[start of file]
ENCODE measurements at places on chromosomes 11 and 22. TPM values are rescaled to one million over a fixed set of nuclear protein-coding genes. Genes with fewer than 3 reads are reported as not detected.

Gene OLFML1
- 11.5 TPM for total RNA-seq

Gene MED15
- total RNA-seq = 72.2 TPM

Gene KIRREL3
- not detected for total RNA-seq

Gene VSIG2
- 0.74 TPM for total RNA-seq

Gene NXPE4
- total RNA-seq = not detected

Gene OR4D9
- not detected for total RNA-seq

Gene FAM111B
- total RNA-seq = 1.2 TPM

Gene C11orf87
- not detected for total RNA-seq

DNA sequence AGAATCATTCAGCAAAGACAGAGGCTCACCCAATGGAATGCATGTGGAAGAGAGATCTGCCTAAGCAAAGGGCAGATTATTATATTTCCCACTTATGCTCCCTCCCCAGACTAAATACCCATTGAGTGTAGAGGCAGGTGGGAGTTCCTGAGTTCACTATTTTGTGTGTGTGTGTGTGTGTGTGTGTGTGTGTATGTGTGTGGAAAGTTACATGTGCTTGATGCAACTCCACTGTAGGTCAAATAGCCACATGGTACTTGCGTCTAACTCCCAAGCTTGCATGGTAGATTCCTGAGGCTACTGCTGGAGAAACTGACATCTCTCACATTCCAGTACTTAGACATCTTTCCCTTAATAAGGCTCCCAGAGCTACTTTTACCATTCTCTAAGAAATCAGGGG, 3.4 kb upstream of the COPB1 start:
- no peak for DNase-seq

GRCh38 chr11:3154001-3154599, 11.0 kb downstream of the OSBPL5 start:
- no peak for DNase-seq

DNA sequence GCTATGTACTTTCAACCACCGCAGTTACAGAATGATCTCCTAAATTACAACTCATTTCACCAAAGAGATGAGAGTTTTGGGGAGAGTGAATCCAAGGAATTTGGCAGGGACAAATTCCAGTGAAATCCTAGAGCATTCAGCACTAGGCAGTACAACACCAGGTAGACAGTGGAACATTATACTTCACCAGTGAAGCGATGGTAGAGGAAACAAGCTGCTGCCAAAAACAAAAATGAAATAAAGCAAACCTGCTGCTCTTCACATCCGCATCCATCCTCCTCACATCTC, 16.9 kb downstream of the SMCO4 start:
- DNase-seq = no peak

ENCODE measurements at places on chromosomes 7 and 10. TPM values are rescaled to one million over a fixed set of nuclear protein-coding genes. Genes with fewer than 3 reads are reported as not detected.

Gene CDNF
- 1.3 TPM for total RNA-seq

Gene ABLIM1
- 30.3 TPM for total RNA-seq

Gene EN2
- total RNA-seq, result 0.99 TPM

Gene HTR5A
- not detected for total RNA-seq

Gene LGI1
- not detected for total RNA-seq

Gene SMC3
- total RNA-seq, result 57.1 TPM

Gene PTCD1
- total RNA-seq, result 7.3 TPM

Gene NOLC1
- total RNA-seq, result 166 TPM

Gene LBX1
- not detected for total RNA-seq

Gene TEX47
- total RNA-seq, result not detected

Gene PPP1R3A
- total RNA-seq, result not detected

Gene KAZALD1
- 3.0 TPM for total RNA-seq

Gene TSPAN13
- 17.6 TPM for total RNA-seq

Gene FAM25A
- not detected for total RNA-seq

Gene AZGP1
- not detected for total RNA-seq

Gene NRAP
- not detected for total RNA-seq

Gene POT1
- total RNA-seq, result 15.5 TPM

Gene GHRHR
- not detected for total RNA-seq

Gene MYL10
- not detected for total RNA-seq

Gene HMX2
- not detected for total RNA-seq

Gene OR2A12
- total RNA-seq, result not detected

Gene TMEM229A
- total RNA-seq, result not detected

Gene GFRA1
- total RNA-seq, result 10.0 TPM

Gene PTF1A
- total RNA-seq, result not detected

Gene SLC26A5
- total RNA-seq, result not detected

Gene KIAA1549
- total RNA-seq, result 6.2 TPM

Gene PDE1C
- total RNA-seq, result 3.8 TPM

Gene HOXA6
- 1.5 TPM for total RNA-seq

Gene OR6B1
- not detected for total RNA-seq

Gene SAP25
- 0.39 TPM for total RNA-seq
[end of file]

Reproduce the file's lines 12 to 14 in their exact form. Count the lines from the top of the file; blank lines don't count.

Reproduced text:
Gene OR4D9
- not detected for total RNA-seq

Gene FAM111B